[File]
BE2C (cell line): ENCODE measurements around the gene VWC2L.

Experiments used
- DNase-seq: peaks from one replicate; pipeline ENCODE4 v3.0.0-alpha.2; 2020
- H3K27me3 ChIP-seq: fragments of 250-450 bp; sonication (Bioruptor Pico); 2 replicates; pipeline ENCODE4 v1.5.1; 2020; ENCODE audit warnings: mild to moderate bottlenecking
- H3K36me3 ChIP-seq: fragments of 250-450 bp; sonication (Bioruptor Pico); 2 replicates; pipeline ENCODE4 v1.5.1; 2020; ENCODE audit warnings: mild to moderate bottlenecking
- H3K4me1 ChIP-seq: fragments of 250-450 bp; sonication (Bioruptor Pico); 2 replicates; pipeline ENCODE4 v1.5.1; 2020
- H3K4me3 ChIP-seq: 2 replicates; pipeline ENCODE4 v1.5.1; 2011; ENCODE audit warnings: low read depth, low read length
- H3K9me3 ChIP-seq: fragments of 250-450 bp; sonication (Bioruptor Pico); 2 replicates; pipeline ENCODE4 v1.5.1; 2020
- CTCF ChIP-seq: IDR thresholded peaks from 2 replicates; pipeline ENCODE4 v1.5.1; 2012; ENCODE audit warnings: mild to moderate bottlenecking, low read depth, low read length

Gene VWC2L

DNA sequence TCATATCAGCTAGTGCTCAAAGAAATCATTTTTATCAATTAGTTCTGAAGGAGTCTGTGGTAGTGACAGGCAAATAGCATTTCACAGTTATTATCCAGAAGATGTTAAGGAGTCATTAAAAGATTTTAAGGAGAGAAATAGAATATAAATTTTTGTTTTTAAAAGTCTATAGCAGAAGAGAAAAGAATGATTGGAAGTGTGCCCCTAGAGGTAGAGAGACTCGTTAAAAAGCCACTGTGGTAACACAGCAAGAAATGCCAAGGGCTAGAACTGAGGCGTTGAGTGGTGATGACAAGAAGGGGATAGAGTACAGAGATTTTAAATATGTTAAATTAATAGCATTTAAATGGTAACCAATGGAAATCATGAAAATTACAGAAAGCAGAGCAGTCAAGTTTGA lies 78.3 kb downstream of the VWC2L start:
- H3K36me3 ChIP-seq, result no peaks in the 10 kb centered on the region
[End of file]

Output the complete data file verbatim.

BE2C (cell line): ENCODE measurements around the gene VWC2L.

Experiments used
- DNase-seq: peaks from one replicate; pipeline ENCODE4 v3.0.0-alpha.2; 2020
- H3K27me3 ChIP-seq: fragments of 250-450 bp; sonication (Bioruptor Pico); 2 replicates; pipeline ENCODE4 v1.5.1; 2020; ENCODE audit warnings: mild to moderate bottlenecking
- H3K36me3 ChIP-seq: fragments of 250-450 bp; sonication (Bioruptor Pico); 2 replicates; pipeline ENCODE4 v1.5.1; 2020; ENCODE audit warnings: mild to moderate bottlenecking
- H3K4me1 ChIP-seq: fragments of 250-450 bp; sonication (Bioruptor Pico); 2 replicates; pipeline ENCODE4 v1.5.1; 2020
- H3K4me3 ChIP-seq: 2 replicates; pipeline ENCODE4 v1.5.1; 2011; ENCODE audit warnings: low read depth, low read length
- H3K9me3 ChIP-seq: fragments of 250-450 bp; sonication (Bioruptor Pico); 2 replicates; pipeline ENCODE4 v1.5.1; 2020
- CTCF ChIP-seq: IDR thresholded peaks from 2 replicates; pipeline ENCODE4 v1.5.1; 2012; ENCODE audit warnings: mild to moderate bottlenecking, low read depth, low read length

Gene VWC2L

DNA sequence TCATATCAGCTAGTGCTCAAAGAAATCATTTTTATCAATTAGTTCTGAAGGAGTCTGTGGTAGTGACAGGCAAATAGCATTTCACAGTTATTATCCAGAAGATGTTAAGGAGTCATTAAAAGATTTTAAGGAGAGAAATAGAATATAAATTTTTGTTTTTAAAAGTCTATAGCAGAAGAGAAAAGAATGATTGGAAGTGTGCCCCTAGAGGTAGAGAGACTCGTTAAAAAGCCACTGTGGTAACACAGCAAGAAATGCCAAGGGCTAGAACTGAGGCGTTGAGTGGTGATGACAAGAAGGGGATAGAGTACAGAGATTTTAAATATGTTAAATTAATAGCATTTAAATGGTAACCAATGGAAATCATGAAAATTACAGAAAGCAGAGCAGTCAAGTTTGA lies 78.3 kb downstream of the VWC2L start:
- H3K36me3 ChIP-seq, result no peaks in the 10 kb centered on the region